The Gospel will succeed in its ongoing worldwide march. “Plunge her under the wave, and she rises the purer from her washing; thrust her in the fire, and she comes out the more bright for her burning. . . .She cannot die, she must live; for she has the power of God within her” (Spurgeon).

Matt. 24:14b . . .as a testimony to all nations.

The Gospel we share–the good news of redemption made possible through the death, burial, and resurrection of Jesus–is “a testimony”, a reliable declaration of God’s mind and will. The Gospel reveals what God expects us to do in response to His works among us. It tells where we came from, God created us; where we are headed for eternity; and why we are here, to know our Creator and to enter an everlasting relationship with Him.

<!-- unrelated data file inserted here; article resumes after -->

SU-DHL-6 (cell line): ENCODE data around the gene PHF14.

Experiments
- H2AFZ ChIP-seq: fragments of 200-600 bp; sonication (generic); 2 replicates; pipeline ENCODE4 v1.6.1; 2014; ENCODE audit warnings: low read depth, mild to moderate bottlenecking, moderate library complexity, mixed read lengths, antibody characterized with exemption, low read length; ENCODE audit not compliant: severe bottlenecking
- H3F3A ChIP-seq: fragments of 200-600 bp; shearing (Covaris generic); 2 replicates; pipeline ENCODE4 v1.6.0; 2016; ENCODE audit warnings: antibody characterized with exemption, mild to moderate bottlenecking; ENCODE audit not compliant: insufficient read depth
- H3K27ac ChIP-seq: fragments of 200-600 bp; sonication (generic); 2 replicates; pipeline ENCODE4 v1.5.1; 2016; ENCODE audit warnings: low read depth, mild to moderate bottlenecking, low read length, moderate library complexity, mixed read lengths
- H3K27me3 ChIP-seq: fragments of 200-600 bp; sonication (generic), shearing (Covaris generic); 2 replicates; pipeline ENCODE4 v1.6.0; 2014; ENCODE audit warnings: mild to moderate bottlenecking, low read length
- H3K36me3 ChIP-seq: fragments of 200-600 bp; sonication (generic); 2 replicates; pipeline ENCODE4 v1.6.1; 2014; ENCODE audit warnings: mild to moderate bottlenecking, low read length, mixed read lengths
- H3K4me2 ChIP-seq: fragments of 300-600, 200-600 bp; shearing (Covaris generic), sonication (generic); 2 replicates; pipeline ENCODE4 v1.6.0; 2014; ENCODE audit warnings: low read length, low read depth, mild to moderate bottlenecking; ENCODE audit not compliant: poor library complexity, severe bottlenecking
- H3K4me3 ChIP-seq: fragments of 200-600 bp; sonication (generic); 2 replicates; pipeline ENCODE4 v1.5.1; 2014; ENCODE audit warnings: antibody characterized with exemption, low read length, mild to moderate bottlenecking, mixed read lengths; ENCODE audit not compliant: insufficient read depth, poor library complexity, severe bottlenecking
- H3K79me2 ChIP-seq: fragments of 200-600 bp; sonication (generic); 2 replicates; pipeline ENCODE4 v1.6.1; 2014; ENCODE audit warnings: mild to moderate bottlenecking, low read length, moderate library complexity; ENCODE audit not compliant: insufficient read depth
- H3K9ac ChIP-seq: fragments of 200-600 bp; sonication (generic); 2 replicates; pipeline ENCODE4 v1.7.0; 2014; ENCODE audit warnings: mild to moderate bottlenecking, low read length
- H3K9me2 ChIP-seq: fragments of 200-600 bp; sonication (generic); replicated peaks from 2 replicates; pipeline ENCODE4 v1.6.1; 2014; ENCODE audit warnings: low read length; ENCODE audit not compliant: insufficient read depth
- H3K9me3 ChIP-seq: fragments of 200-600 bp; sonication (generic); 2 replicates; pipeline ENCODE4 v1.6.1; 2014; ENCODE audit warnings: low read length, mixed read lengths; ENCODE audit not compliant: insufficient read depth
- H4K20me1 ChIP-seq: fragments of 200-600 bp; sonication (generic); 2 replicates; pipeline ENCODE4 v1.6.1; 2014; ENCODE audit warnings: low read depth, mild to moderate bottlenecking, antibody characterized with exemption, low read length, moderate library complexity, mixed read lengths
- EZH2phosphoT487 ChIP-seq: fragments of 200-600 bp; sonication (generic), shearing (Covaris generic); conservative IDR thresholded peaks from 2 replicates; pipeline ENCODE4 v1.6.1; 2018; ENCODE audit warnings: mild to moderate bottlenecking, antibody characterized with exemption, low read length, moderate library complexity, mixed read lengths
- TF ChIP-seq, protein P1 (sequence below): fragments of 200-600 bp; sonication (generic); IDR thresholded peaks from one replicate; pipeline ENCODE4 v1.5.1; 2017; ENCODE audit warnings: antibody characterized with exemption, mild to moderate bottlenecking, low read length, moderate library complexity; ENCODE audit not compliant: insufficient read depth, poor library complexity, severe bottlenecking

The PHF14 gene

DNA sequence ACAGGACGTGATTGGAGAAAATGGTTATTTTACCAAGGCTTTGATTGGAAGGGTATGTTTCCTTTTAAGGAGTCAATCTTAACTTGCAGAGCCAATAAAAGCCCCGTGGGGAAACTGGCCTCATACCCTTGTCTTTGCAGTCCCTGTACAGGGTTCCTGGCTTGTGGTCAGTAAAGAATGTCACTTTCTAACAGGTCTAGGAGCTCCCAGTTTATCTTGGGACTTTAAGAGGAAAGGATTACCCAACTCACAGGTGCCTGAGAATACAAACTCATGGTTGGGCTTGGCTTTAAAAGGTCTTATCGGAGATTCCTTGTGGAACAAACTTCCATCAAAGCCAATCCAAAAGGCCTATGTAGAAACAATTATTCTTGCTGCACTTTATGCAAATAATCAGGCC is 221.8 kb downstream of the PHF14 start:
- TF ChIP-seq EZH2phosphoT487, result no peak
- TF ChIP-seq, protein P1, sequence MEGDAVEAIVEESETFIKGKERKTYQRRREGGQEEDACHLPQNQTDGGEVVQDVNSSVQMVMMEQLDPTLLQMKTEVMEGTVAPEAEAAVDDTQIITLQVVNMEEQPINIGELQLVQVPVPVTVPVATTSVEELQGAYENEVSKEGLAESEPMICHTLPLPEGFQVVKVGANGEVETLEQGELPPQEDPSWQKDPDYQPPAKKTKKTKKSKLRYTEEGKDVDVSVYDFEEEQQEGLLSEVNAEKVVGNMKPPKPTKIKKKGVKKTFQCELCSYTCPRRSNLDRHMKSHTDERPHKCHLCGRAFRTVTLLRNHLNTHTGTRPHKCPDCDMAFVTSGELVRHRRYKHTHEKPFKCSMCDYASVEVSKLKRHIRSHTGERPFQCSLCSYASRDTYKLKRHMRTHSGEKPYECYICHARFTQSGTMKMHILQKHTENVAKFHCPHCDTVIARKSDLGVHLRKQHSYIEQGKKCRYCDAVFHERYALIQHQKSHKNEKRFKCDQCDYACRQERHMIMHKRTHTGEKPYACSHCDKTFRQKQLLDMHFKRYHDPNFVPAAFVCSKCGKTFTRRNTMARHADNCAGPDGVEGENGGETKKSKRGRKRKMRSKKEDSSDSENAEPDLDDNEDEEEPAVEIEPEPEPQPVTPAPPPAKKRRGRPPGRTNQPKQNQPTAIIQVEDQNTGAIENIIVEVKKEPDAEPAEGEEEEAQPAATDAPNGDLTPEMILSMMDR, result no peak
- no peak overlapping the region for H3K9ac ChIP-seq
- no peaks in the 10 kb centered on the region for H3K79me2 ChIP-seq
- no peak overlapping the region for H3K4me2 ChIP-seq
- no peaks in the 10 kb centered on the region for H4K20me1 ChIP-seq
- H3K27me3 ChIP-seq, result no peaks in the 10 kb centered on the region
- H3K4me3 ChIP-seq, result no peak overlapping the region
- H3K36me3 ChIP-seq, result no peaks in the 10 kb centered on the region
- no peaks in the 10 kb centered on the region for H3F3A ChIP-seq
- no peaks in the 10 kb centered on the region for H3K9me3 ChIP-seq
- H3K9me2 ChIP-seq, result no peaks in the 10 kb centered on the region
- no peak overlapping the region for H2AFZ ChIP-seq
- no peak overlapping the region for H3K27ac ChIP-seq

This “testimony” will go “to all nations”, but beware over-confidence. This text’s optimism did not negate the fact it would be a tough assignment.

Nations have often proven to be harsh, hostile territories to enter. Why risk it? Because Jesus died for every person in every nation on the planet.The Holy Spirit illustrated this truth at the first of Church history. At Pentecost (AC 2:9-11), the Gospel was clearly spoken to people in every direction from Jerusalem. Parthians, Medes, and Elamites lived far east, in modern Iran between the Caspian Sea and Persian Gulf. Mesopotamians came from what is now Iraq. Judea was the province Jerusalem was in.